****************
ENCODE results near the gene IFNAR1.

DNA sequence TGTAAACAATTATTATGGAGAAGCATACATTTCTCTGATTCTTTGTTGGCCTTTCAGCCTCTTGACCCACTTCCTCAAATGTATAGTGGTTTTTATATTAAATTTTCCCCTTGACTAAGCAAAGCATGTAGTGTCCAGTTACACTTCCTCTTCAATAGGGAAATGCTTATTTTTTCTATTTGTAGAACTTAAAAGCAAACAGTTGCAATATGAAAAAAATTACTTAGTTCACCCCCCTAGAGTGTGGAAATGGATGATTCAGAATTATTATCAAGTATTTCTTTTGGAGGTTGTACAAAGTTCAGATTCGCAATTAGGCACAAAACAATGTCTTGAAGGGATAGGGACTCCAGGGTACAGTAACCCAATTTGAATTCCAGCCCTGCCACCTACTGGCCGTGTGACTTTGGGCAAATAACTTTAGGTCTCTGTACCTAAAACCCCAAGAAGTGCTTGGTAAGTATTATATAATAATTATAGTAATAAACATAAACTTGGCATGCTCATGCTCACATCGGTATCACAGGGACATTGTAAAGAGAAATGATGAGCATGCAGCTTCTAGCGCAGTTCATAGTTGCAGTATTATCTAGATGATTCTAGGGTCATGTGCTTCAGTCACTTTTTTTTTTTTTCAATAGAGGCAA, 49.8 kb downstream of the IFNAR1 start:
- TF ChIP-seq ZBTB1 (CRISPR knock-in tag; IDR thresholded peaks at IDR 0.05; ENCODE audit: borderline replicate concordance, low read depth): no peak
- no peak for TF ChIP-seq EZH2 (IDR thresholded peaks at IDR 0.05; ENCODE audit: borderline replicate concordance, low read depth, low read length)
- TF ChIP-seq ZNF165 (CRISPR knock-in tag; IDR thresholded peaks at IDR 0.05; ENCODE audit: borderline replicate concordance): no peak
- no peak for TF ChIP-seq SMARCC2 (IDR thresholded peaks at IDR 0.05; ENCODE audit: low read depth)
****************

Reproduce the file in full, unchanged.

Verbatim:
ENCODE results near the gene IFNAR1.

DNA sequence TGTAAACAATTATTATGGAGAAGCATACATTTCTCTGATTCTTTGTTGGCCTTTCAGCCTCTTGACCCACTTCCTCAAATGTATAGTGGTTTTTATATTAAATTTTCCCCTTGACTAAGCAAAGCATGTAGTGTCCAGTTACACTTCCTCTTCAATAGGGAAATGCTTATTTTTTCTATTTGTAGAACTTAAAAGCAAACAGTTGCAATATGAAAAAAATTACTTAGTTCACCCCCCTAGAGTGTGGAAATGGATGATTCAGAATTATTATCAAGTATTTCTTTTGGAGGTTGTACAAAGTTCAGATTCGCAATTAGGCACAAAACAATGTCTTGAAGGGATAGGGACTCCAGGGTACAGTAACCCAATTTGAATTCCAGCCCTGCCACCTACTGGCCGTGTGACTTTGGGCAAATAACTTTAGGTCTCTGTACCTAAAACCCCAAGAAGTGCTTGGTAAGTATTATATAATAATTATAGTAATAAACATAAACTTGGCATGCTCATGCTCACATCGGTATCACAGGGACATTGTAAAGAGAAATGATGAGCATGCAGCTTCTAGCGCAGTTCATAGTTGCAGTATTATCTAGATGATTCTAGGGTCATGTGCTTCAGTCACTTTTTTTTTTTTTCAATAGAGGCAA, 49.8 kb downstream of the IFNAR1 start:
- TF ChIP-seq ZBTB1 (CRISPR knock-in tag; IDR thresholded peaks at IDR 0.05; ENCODE audit: borderline replicate concordance, low read depth): no peak
- no peak for TF ChIP-seq EZH2 (IDR thresholded peaks at IDR 0.05; ENCODE audit: borderline replicate concordance, low read depth, low read length)
- TF ChIP-seq ZNF165 (CRISPR knock-in tag; IDR thresholded peaks at IDR 0.05; ENCODE audit: borderline replicate concordance): no peak
- no peak for TF ChIP-seq SMARCC2 (IDR thresholded peaks at IDR 0.05; ENCODE audit: low read depth)